Thielenhaus Microfinish says it has introduced a trendsetting innovation on the path to Industry 4.0: based on the proven MicroStar platform, the machine-tool manufacturer has managed to develop the first self-regulating flat-finishing machine, MicroStar iQ. Until now, no reducing processes were possible with parameters such as flatness.

The eight-station machine for combination processing does not just ensure highly precise workpieces, but consolidation of the process stream. In the area of active magnetic spindle technology, the magnetic fields of the bearings retain the spindle both radially and axially, and perform the feed motions. The MicroStar is equipped with a synchronous spindle, which is capable of varying and/or oscillating highly dynamic speeds during the process. Due to the speed variation, the tool can always be maintained within an easy-cutting range. HyperFinish processing is also possible with this system by overlapping the main oscillation with an additional high-frequency oscillation.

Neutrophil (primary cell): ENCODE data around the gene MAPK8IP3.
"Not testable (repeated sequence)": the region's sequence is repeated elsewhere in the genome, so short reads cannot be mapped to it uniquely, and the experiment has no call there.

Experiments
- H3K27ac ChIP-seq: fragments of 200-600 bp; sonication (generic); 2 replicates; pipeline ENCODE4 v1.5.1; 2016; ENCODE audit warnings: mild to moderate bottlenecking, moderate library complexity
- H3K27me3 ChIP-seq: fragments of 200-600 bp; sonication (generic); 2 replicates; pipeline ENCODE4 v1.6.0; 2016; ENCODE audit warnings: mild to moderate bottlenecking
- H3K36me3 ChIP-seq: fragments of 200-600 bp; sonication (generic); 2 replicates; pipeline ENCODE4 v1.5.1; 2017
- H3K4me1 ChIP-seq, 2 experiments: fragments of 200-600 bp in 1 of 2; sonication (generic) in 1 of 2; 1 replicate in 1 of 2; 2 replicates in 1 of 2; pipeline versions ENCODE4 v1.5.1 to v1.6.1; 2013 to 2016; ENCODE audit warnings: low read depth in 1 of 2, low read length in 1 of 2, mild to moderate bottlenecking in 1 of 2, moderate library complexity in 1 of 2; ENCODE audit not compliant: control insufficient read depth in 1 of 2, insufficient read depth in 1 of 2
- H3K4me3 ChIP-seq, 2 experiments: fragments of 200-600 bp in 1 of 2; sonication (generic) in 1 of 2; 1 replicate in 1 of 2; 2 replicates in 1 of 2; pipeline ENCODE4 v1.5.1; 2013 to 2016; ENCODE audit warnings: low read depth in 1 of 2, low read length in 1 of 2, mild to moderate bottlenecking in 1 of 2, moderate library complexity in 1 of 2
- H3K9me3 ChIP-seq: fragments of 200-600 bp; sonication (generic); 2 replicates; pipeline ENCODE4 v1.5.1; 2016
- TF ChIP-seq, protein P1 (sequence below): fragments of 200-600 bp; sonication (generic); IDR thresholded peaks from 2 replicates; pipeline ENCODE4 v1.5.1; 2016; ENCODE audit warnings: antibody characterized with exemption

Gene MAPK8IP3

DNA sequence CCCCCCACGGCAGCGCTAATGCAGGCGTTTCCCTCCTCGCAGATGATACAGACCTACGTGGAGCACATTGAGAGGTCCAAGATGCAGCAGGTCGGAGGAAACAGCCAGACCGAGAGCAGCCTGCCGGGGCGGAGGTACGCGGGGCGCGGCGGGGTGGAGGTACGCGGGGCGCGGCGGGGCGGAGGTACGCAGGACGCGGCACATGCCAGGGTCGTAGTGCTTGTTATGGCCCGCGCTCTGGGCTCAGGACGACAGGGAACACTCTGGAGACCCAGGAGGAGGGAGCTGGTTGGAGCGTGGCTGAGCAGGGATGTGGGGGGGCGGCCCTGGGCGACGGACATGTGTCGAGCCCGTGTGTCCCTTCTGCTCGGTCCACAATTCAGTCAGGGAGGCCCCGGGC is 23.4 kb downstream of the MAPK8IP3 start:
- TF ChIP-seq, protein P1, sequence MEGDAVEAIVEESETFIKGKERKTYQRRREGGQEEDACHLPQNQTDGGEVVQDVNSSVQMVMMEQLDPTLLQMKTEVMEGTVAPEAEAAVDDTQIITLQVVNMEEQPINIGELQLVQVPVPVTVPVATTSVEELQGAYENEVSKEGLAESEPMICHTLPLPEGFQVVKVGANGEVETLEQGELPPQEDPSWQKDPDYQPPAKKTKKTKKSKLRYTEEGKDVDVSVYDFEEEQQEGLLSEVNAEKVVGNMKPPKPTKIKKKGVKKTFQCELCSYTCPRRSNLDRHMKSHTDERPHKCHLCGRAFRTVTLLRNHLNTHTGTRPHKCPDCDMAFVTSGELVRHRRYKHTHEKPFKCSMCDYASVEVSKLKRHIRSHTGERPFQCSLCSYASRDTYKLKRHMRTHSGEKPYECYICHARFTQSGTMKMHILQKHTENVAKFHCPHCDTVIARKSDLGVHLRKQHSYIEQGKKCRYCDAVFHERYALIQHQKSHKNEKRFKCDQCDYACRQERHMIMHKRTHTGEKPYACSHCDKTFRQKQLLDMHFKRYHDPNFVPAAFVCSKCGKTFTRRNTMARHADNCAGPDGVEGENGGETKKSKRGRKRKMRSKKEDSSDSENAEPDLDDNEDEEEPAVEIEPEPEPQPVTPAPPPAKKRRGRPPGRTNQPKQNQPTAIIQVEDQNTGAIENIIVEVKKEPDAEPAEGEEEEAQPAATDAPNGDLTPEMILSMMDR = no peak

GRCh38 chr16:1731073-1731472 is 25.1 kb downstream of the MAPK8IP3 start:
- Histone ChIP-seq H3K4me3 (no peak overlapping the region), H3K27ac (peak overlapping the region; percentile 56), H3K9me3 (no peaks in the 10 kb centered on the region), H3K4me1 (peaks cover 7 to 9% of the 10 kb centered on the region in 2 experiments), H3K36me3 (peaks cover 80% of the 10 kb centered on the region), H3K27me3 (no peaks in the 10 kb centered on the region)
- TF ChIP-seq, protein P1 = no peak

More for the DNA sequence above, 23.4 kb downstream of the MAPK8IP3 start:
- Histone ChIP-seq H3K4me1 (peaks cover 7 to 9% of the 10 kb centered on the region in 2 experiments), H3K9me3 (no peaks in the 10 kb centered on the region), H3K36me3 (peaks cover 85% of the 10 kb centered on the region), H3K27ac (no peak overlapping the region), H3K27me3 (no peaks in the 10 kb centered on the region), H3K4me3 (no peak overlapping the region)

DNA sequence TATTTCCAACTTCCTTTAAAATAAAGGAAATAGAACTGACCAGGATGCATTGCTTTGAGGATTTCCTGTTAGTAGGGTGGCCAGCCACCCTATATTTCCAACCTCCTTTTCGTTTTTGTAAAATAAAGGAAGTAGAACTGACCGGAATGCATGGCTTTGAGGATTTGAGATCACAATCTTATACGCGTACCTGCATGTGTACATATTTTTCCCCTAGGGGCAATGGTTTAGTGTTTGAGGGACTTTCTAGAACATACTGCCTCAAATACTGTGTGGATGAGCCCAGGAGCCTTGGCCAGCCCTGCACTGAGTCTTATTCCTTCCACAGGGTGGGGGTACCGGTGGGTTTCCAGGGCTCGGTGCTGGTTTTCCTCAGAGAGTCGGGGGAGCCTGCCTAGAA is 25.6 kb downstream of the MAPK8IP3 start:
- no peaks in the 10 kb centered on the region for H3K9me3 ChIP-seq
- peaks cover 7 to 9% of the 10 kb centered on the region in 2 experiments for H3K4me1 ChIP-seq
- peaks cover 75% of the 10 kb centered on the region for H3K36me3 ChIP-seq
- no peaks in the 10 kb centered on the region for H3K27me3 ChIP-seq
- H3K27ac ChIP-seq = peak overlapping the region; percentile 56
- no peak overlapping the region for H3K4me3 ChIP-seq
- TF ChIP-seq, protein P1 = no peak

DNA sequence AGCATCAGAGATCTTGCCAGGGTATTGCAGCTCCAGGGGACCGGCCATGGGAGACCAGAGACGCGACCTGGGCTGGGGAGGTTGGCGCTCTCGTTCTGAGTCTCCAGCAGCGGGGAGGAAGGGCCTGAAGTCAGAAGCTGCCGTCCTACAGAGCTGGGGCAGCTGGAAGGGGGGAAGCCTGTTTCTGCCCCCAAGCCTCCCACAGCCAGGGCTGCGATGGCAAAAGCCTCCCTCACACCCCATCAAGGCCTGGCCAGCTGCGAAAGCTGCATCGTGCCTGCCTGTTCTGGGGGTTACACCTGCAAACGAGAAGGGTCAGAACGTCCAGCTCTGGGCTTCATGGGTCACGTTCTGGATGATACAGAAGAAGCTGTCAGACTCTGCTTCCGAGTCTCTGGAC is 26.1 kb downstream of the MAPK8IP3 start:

A new HyperBrushing process that was developed especially for the machine ensures equal or even better results than those achievable by a high-pressure deburring unit, which can thus
be omitted from the whole process to save costs, says Thielenhaus. This deburring technology with special kinematics of the brushes improves the symmetrical rounding ratio of the flat surface to the casing and ensures more constant deburring results. According to the company, this is particularly important in the case of holes in components used for injection technology, which may be subjected to pressures of more than 2000 bar.